The Classic Cool of Miles Davis
’Round midnight or just about any other time of day, the groundbreaking trumpet player dressed like the whole world was watching, and if they weren’t, they missed a class act.
Miles Davis’s free flowing, highly evolved trumpet playing laid the groundwork for the evolution of jazz, pushing it into experimental territories. In the process he made himself into one of the most recognized and important musicians of the 20th century. But it’s not just with his instrument that Davis cut a stylish path. Well aware not only of being constantly in the public eye but also of the disadvantages he faced due to the inherent racism that flowed through the culture, Davis was equally smooth with his appearance as he was his music.
While not afraid to keep up with the fashion of the times—or lead its charge by dressing in high fashion designers’ experimental visions, as he did in the late ’60s and ’70s—he still managed to make every look his own with an impeccable sense of self. As a man, Davis was so comfortable with himself and oozed style so completely that he managed to transform any clothing he wore into a second skin, assimilating it into his own sense of style rather than allowing the clothes to make the man. He also knew that, with the public’s eyes always upon him, their perception of his musical acumen would in some way be shaped by his appearance.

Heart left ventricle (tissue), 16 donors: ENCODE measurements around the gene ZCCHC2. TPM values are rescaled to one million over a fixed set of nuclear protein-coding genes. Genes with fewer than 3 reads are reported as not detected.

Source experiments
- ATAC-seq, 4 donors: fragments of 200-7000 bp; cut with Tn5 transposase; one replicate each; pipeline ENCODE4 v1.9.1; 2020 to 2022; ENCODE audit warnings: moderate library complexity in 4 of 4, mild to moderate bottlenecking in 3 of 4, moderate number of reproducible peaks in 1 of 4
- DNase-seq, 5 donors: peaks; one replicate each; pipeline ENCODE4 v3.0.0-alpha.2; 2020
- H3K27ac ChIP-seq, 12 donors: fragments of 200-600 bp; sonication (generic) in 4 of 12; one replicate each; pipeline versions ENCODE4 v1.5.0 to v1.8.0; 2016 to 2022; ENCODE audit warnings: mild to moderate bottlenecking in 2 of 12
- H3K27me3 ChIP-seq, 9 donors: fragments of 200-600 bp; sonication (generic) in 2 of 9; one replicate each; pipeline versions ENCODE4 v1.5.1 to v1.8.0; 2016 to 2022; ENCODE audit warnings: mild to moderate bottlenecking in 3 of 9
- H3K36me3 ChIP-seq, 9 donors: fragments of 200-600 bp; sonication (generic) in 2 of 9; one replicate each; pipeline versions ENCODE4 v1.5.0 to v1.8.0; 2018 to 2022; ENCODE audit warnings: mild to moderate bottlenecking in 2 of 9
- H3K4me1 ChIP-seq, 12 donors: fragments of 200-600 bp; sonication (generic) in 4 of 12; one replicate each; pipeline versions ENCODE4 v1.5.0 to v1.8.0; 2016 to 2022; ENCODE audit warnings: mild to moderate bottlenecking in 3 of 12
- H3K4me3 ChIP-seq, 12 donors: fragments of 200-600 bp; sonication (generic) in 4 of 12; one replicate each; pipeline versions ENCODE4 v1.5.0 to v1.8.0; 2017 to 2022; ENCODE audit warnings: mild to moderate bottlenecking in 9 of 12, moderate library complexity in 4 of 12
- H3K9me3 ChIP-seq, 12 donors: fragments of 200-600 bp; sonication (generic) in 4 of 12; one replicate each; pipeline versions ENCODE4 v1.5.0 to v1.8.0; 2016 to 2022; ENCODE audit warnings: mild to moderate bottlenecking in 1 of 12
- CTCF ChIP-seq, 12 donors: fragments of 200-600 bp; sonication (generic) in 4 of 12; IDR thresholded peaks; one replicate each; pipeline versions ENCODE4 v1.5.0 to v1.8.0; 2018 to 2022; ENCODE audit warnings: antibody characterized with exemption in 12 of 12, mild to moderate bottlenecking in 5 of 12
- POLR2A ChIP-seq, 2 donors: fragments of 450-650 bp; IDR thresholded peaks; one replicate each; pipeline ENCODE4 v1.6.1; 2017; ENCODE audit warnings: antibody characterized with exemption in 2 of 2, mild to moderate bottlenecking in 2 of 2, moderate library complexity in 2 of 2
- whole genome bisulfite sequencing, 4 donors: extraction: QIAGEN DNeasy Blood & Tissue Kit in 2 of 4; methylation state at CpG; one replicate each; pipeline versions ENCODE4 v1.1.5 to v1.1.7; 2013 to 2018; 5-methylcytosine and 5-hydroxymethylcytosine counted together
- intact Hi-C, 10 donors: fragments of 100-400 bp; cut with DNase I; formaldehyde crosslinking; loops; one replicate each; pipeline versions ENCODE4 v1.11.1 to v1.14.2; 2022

Davis is best remembered for his role in the formation and evolution of cool and experimental jazz in the ’50s and ’60s, and we’re still feeling the fallout, both culturally and artistically. Here’s how to dress like a jazz impresario from one of New York’s hippest periods.
Up through the ’60s, musicians primarily wore suits on stage, just as in the broader culture most men wore them every day. While he famously started out rocking second-hand Brooks Brothers suits, Davis ultimately favored a slimmer, European, tailored cut. As he ventured into more expansive and experimental musical realms, his suits also transformed. When he adopted a lean silhouette that could be described as preppie or Ivy League, Davis was at the forefront of both music and fashion. Dapper, clean lines, never boxy like the ’20s era suits many swing and big band musicians wore. It’s still a valid look—a good fit is timeless. Zara makes a great ensemble for men on a budget, but if you want to treat yourself, Dolce & Gabbana’s slim stretch wool suit will have you looking like the coolest cat on the block.
One of the ways Miles and his crew set themselves apart from the previous generation was by ditching the staid lace up dress shoes and opting instead for loafers or boat shoes. Davis’s favorite? The Bass Weejun, which you can get hold of for relatively cheap. Want to spend like a jazz icon? Try Ermenegildo Zegna’s deerskin Avenue loafers, and you’ll be as smooth as they come.
As immortalized by the cover of his classic 1958 album, Milestones, the green Oxford shirt is a perfect ode to the jazz legend. Try Harry Stedman’s Reed Green Oxford, admittedly inspired by Davis, for a good fit. Just don’t expect to exude anywhere near the same amount of cool.
Gotta be knit, textured like the music. Davis himself wore the Brooks Brothers woven ties, or, in an even more revolutionary (for the time) move, no tie at all. Which brings us to…
Okay, so the turtleneck is a piece that has to be done right. Don’t be crazy and wear a necklace or something with it, and stick to casual, but not baggy fitting, unless it’s a heavy knit, like Orvis’ wool and cashmere blend Donegal. Helmut Lang’s Core Cashmere turtleneck is an easy “yes,” as is Belstaff’s impeccable Littlehurst.